Cathar castles (in French châteaux cathares) are castles
in the Midi – the South of modern France – dating from
the Middle Ages and associated with the religion of the Cathars.
Most of them are in the Languedoc.
The Cathars were a religious group who disagreed with the Roman
Catholic Church on many points. They refused to eat meat, they were
pacifists, they refused to discriminate against Jews or women, they
abhorred wealth and luxury, they practiced poverty, they accepted
suicide, contraception and euthanasia,. they refused to swear oaths
or to kill. They refused to pay tithes to another Church. For these
and several other reasons they were condemned as heretics.
The Catholic Church organised a crusade against them, the infamous
Albigensian Crusade. The Cathars and their sympathisers took refuge
in local strongholds, especially the defensible castles and castra
located on mountain tops. These are the sites of so-called Cathar
For two generations Catholic armies and later Inquisitors undertook
the extirpation of the Cathars, frequently besieging them in their
spectacular mountaintop eiries.
All of the main "Cathar Castles" advertised to tourists as romantic
vestiges of the Cathar period are no such thing. They are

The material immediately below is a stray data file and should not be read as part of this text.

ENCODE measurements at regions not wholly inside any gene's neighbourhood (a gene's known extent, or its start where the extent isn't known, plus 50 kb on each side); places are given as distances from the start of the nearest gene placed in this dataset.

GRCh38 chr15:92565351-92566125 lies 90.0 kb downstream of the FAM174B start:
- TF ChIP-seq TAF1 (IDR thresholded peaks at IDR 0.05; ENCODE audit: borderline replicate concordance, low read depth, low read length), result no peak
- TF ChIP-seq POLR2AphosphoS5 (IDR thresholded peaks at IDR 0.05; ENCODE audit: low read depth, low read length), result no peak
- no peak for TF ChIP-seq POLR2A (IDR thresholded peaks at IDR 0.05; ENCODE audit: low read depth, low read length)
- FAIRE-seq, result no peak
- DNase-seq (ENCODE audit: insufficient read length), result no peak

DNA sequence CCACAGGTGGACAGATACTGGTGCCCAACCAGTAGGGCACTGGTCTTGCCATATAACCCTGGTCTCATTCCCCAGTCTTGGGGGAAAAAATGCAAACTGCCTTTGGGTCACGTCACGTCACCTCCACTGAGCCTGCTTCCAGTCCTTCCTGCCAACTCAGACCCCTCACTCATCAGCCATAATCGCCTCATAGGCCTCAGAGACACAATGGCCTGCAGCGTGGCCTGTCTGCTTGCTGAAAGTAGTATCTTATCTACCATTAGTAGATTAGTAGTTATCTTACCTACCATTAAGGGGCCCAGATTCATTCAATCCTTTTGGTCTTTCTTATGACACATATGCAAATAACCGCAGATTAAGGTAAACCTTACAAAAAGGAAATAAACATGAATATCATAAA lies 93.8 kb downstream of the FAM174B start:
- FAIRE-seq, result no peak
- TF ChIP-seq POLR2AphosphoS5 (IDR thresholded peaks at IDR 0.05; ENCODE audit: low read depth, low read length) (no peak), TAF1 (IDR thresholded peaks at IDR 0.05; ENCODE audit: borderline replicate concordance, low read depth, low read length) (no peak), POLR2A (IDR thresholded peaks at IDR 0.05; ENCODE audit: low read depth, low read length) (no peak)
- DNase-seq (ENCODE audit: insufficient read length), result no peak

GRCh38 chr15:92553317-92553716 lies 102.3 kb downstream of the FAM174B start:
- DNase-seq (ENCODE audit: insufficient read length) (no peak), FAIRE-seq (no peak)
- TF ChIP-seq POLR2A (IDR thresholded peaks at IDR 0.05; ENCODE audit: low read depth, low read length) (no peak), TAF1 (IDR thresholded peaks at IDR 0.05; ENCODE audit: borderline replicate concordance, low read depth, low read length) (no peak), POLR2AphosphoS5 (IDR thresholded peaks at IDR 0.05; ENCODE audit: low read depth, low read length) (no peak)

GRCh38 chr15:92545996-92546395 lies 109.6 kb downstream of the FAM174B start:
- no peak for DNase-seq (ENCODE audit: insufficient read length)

generally castles built by the French after the Cathar Crusade,
and used to defend their new border with Aragon. These castles
were slighted, or left to decay, after the Treaty
of the Pyrenees in the seventeenth century. They are often
built on the site of earlier castles occupied by vassals and allies
of the Counts of Toulouse during the Cathar period.
Broadly there are five categories of "Cathar Castle".
- Genuine Cathar Castles, advertised as Cathar Castles:
There are very few of these, although you may find a few vestiges
near to existing structures (eg castles at Peyrepertuse,
probably has the best claim to be a Cathar Castle, followed by
three quarters of Lastours
- Later French Castles built on the site of Cathar strongholds,
advertised as Cathar Castles: Coustaussa,
- French Castles with no Cathar connections, but sometimes advertised
as Cathar Castles: such as Arques.
- Cathar Castles not generally advertised as Cathar Castles although
they are: Pieusse,
- Sites of Cathar Castles: Béziers,
There are also castles of interest because of their links with
events during the Cathar period, for example: Avignonet,
where Cathar sympathisers helped some particularly unpleasant Inquisitors
into their next incarnations. Villerouge
Termenès, a castle belonging the the Archbishop of Narbonne,
where the last known Cathar Parfait in the Languedoc was burned
alive, and Montaillou,
the home of Beatrice de Plannissols, a major character in the events
following the arrest of a whole village by the Inquisition on suspicion
of Cathar sympathies.
In 1659, Louis XIV and the Philip IV of Spain signed the Treaty
of the Pyrenees, sealed with the marriage of the Infanta Marie Therese
to the French King. The treaty modified the frontiers, giving Roussillon
to France and moving the frontier south to the crest of the Pyrenees,
the present Franco-Spanish border. The fortresses thus lost their
importance. Some maintained a garrison for a while, a few until
the French Revolution, but they slowly fell into decay, often becoming
shepherds' shelters or bandits hideouts.
You learn more about the Cathars
here and Cathar